My one regret throughout the trip is not having stocked up on loads of Turkish delight (lokoum) from Safranbolu. If only I had known that no where in Istanbul I would be able to find the saffron pistachio lokuom even half as perfect as this. And back in New York, where people’s idea of ‘Turkish Delight’ is confectioner’s sugar dusted gummy balls, my chances are even slimmer.

In Cappadocia, these terra cotta pot kebabs were ubiquitous. I don’t think I’ve seen a single Turkish person eating this, but as a shameless foreigner, I proudly enjoyed my vegetable pot kebab, which was like a hardy (?)bruschetta soup.

Do you see something familiar above? That’s my mom across from me, having herself a ssam, in Göreme. We some how managed to find a restaurant that had lettuce and ssam jang to cater the growing number of Korean travellers. When you travel with mom, strange things happen.

When we arrived in Antalya, it finally felt like a vacation. Unfamiliar with the scent of orange blossoms, we were greeted by the pleasant smell which we mistakenly thought as acacia scent. It was finally warm, and the streets were clean. On our first day in the mediterranean, we strolled around aimlessly, and then took a boat ride. Afterwards we grabbed a table on a rooftop restaurant overlooking the mediterranean for some fresh sea food for my mom, and some fresh salad with Efes Lager for both of us.

One morning, we took a minibus to a nearby beach town called Çirali.  There, we met the nicest people in the world who drove us to the beach, and took us out for some mezze.

I spent the entire day swimming with Mr, and Mrs Karakas’s daughter Ayça (no relation to the previously mentioned Ayça). It was still considered too cold to be swimming in the ocean, but it was my last day there, so how could I resist? Also, Çirali is the place where the rare Caretta turtles come annually to lay thousands of eggs.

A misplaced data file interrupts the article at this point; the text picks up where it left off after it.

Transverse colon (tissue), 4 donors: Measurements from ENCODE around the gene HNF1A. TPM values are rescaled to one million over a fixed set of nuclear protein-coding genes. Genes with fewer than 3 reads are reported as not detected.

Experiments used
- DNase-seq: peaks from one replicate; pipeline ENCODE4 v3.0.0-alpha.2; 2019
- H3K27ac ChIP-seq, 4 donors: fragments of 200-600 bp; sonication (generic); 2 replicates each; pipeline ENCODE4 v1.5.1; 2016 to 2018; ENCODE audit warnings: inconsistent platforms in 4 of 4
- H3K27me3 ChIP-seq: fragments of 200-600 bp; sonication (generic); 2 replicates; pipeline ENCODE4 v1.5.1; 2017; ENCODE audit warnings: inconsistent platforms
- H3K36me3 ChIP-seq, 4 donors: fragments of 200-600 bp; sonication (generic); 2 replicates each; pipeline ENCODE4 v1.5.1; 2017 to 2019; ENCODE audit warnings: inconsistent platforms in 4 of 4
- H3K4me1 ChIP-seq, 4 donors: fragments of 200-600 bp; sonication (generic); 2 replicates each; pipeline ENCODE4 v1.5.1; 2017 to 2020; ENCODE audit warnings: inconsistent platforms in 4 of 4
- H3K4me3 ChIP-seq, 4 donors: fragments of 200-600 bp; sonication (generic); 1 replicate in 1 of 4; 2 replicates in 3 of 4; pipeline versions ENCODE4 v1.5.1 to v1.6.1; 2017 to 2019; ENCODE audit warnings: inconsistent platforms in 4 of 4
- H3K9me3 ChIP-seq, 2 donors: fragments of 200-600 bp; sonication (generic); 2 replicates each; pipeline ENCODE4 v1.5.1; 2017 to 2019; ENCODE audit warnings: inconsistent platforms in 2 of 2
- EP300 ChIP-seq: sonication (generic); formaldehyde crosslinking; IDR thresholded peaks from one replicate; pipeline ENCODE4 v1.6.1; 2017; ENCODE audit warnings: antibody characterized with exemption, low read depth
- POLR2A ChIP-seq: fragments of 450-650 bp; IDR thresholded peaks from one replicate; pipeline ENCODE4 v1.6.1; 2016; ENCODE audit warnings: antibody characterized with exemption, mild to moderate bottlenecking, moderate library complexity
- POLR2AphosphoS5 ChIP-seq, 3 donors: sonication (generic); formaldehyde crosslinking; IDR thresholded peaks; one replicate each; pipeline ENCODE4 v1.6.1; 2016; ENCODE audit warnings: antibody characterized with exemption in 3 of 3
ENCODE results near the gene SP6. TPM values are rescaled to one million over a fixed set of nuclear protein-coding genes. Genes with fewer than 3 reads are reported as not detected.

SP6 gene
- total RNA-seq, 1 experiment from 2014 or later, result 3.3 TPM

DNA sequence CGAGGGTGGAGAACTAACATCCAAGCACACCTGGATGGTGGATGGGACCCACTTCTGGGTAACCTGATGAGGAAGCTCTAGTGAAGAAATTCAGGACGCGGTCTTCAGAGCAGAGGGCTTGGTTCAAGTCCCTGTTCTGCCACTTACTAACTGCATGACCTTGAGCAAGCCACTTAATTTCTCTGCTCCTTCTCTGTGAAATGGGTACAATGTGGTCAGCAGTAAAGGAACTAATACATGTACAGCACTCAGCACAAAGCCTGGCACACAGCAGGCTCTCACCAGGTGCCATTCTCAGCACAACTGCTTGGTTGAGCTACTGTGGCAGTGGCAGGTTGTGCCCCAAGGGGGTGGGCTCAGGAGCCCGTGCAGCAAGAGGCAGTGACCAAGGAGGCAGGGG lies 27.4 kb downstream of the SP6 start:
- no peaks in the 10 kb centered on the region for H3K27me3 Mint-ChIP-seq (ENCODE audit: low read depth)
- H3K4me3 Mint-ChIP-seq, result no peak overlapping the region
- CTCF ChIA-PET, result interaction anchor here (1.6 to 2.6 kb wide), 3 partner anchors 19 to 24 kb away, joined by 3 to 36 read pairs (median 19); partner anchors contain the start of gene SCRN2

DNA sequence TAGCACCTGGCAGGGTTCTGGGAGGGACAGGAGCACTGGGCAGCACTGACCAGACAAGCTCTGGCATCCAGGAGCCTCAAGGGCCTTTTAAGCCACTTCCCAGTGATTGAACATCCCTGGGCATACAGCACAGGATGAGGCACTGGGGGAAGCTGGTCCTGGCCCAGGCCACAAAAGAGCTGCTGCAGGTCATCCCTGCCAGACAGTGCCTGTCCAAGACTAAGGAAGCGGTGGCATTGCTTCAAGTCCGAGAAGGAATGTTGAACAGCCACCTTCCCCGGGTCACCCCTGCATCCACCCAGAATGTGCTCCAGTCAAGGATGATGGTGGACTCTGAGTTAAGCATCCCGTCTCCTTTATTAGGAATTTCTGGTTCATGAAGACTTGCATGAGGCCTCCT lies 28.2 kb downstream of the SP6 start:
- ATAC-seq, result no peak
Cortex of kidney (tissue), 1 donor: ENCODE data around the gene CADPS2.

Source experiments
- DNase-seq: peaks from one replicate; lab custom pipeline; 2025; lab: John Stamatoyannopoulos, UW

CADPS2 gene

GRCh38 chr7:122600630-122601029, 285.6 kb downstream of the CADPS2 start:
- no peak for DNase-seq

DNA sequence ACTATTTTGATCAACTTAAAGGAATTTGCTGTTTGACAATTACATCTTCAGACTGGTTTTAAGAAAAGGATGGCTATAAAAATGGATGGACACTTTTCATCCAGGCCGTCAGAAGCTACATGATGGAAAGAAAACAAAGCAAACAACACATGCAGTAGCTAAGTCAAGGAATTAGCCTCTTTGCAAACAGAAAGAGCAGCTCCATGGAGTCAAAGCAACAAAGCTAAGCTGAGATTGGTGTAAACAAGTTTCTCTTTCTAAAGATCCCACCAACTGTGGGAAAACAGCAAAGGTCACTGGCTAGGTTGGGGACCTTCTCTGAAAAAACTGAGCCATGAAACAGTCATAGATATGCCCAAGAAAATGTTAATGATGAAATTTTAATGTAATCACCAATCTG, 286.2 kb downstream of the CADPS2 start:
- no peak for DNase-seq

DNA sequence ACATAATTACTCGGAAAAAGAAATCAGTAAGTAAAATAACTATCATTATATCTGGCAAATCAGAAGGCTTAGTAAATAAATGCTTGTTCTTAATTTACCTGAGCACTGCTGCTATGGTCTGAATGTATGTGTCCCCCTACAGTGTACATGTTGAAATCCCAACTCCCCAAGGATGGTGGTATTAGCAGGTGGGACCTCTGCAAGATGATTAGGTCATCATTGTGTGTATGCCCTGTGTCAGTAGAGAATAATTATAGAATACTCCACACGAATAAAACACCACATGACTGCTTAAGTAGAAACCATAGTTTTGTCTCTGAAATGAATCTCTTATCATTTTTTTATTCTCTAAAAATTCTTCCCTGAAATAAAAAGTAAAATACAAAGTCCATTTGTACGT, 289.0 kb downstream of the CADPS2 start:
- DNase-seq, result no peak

People use the rocks gathered to form a circle that signifies the location of the eggs in order to protect them. Unfortunately, the carettas weren’t feeling my visit, and stayed well out of my sight. But even their immediate absense could not disturb the beauty of this place. This was our final destination before going back to Istanbul to catch our flight out of Turkey. We have considered so many places to end our short journey, and as I was sure that other places would have been just as beautiful, at the moment, this was perfect.

Back in Istanbul, we had our final Turkish dinner at Hamdi Et Lokantasi, possibly the most famous restaurant in all of Turkey. As I had been warned, the vegetarian mezze made me nostalgic for the amazing lunch with the Karakas family in Çirali, but it was still pleasant, and the view made it really impossible to complain.


The day I returned to New York, M and I rode our bikes to the MET, went to thrift stores in the Upper East Side, and stumbled upon the most bizarre tea house in the world. The day after, we reunited with my mother for some Korean food in Flushing, and she left to Seoul next morning. As always, I struggled a bit to readjust to my daily pattern, kept quiet when asked about my trip, and moved on. I have returned, and I loved it here. I miss a lot of things about Turkey, but the thing that I miss even more than the Safranbolu lokoum ,is this:

Fresh pressed Antalyan orange juice for 1.50 lira! I don’t even know how I can justify these oranges other than just testifying that they are the sweetest, most delicious oranges I have ever tasted. Florida oranges taste like raw potatoes in comparison. And I can’t help being slightly outraged at the $6 cup of god-knows-where-it-comes-from orange juice that is considered the norm here.   Thanks to Antalya, oj, to me, is ruined permanently.

Filed under: inspiration  out  fruits  spring